What do you get when you have a United Nations newsroom that includes a Jewish-American publisher, a Swedish-American executive editor and a Cuban-American sports columnist whom the locals call Le Bastard?
Well besides outsourced production to India, you end up with a lot of pissed off readers when the sports columnist writes the following line about fired Miami Dolphin coach Cam Cameron on The Miami Herald’s website:
” … he was eventually starting a United Nations huddle of a Mormon quarterback, Mexican receiver, Somoan fullback and some guy named Lekekekkkkerkker.”
Feedback from angry readers reached publisher David Landsberg and executive editor Anders Gyllenhaal, who gave the orders to remove the line from Dan Le Batard’s column before it made print.
It’s quite impressive how quickly the Herald reacted in this matter because it took them years before they reacted to the onslaught of racist, derogatory comments left daily by readers in the comments section of certain articles.
It was only last month that the Herald announced it would start requiring readers to register before they are allowed to leave anonymous comments blaming all of Miami’s problems on blacks and Cubans.
And even though editors removed Le Batard’s offensive comments before they made the print edition, the fact that the original column will always be floating around in cyberspace makes it more permanent than something that might end up in the bottom of somebody’s bird cage.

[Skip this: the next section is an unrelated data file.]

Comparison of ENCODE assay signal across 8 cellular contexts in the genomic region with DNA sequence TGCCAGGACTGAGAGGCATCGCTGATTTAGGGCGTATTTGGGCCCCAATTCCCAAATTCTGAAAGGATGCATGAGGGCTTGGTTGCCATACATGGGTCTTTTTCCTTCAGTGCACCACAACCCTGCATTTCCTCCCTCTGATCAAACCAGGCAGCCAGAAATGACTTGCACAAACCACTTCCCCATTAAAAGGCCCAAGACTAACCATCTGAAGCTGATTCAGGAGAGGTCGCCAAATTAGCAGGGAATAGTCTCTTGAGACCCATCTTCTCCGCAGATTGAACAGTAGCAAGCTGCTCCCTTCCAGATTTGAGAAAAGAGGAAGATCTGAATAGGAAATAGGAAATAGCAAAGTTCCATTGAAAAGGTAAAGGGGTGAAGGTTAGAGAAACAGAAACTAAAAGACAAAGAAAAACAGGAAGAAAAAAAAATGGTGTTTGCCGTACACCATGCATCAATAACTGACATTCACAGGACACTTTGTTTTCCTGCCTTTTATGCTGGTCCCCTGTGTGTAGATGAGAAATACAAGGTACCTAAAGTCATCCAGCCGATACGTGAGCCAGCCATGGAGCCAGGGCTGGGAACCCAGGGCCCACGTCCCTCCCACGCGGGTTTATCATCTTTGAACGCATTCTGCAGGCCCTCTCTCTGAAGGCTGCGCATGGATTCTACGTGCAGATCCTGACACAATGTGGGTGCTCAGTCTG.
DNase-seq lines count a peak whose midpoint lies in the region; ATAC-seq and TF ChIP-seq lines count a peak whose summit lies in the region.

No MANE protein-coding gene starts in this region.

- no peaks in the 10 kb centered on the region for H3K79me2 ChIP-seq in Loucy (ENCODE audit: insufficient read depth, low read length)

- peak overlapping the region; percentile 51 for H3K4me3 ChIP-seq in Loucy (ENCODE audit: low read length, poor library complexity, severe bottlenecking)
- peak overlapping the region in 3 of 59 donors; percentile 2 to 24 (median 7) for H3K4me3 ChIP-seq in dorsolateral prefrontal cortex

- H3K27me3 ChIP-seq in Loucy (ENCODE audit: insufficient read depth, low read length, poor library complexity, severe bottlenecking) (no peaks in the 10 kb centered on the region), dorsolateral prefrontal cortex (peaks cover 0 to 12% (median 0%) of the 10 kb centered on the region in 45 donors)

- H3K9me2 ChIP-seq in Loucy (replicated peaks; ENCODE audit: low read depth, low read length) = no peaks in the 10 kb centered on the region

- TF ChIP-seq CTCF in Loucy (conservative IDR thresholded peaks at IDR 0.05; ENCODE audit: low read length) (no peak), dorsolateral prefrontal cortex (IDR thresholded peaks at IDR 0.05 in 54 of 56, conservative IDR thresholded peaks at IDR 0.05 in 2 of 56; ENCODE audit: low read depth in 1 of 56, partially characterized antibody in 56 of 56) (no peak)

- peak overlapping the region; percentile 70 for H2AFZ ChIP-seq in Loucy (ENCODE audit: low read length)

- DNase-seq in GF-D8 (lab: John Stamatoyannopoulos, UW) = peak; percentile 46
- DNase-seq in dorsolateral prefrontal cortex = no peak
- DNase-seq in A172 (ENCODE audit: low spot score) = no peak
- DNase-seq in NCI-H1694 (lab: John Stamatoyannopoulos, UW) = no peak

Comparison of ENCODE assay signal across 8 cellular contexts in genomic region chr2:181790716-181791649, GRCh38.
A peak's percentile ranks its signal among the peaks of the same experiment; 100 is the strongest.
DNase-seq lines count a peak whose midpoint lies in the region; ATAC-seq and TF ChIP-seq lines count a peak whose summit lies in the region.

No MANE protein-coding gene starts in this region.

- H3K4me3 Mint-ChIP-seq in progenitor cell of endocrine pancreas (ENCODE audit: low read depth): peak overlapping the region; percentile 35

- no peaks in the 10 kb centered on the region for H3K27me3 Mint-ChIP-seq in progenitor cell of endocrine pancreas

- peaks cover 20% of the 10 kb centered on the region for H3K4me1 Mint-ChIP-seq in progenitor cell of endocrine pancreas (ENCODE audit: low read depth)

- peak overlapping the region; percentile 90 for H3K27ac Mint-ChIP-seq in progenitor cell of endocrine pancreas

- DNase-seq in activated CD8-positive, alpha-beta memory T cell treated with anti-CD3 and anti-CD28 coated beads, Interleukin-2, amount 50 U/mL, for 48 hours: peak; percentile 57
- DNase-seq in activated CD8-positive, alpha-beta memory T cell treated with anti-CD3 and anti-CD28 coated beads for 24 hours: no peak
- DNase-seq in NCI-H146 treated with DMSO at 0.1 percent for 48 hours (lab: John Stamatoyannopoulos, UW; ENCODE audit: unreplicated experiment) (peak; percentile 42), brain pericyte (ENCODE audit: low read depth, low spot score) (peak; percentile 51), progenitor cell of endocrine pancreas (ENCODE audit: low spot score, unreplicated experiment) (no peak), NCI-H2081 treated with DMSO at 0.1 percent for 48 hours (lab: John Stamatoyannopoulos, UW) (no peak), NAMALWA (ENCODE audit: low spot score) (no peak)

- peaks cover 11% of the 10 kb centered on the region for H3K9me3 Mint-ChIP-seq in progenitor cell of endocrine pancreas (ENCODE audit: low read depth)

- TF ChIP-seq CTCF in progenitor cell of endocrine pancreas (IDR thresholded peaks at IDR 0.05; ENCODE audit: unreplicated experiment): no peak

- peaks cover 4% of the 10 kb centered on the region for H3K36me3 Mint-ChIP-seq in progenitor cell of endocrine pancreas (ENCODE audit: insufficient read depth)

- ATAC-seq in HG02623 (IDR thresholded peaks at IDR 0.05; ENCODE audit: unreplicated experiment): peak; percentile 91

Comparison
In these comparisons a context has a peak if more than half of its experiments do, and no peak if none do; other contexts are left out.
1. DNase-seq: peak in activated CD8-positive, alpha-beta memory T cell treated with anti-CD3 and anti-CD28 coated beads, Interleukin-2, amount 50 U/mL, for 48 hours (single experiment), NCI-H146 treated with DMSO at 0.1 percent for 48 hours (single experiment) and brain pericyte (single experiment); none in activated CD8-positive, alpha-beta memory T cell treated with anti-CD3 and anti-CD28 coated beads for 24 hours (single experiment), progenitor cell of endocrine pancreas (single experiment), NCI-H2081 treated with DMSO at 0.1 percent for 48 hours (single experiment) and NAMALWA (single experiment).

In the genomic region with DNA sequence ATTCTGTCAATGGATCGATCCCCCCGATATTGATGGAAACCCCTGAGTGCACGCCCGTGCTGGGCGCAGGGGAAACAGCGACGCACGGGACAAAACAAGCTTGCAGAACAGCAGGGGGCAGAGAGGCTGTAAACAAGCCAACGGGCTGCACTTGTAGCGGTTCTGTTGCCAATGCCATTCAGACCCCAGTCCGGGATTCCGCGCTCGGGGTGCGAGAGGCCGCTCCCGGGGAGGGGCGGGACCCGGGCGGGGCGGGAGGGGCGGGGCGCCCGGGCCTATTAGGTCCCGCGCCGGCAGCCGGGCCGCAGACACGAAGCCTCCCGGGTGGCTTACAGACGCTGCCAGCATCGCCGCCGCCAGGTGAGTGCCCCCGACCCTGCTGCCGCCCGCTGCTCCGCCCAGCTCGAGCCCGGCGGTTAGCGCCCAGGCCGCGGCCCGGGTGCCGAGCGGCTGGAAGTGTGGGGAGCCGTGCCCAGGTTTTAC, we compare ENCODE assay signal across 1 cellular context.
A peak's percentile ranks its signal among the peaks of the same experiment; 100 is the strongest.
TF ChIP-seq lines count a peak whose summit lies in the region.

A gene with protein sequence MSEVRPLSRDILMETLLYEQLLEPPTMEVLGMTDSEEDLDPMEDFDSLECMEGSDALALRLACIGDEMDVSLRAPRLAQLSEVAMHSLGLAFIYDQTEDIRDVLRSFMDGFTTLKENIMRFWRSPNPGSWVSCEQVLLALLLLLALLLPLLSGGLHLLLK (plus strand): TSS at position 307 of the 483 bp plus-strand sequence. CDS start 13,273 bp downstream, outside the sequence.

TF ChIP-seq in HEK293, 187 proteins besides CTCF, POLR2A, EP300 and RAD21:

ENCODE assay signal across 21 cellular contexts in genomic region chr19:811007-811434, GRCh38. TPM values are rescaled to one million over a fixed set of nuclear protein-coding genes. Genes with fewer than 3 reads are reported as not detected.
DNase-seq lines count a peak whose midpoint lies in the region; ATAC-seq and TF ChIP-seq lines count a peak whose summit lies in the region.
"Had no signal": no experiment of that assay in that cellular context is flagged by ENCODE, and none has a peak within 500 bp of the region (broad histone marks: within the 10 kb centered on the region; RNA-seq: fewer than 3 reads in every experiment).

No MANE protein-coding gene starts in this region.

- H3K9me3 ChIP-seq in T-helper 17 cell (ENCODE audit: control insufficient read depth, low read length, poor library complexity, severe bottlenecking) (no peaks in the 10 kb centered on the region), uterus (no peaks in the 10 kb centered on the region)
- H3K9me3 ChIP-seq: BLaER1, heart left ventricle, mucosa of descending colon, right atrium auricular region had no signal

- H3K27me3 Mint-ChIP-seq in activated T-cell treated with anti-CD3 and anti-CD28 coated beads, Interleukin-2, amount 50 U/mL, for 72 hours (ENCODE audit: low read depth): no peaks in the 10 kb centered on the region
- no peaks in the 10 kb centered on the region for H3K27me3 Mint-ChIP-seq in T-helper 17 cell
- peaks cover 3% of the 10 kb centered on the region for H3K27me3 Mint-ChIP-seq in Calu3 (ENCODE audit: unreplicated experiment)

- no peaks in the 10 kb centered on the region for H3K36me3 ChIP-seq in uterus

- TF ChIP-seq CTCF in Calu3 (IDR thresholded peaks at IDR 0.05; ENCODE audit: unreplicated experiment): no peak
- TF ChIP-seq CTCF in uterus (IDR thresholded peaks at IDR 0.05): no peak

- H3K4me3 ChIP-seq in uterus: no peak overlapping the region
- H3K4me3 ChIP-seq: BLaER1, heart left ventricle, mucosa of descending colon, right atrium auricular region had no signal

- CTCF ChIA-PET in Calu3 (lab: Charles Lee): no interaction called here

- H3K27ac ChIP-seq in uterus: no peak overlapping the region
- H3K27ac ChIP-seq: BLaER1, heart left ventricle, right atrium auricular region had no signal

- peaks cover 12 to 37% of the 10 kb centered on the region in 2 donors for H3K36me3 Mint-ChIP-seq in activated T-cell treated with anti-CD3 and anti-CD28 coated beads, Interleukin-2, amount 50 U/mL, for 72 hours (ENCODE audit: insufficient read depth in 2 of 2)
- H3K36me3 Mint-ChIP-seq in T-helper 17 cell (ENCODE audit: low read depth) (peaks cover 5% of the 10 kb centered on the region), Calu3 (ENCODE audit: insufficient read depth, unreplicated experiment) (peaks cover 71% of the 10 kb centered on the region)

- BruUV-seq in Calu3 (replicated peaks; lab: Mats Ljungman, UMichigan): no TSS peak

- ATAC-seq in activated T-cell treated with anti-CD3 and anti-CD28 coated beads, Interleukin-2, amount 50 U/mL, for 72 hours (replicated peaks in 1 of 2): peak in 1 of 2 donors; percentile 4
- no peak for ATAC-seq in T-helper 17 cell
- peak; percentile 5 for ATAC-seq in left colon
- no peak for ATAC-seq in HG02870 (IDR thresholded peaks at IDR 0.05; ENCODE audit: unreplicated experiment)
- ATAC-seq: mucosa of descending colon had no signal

Herald Watch tracked down the original comments with Google cache. And Jim Romenesko posted the news on his blog, which means it was quickly read by journalists throughout the country.
The problem is, being a Mormon does not necessarily mean you are a foreigner as Salt Lake Tribune columnist Paul Rolly points out in the bottom of his column.
Yes, Utah may seem like a foreign country, but who are we to talk? We live in Miami. And although quarterback John Beck attended Brigham Young University, he was actually born in Mesa, Arizona, which is another Mormon enclave.
And the “Mexican receiver,” Greg Camarillo, was actually born in California, so he is just as American as Le Batard, who was born in Miami to a Cuban family. In fact, according to a person claiming to be his cousin, Camarillo’s parents were also born in the United States.
Just to clarify, Greg Camarillo, my cousin, is American. He was born in Northern California. And both his parents were born and raised in Los Angeles. He is simply of Mexican heritage. But either way, what LeBatard said was sick. He disgusts me and he should be fired.
And “Samoan fullback,” Reagan Mauia, was born in American Samoa, which happens to be a U.S. territory, meaning it falls under the jurisdiction of the U.S. Government.
Besides, having been born in 1984, he was named after the sitting American president, which should grant him some type of diplomatic immunity from overreaching columnists.
But I must say, although Dolphins offensive tackle Cory Lekkerkerker was born in California, he should be stripped of his citizenship for not having the sense to change his Dutch surname to something easier to spell and pronounce.
Thanks to Enhager of Los Angeles for the tip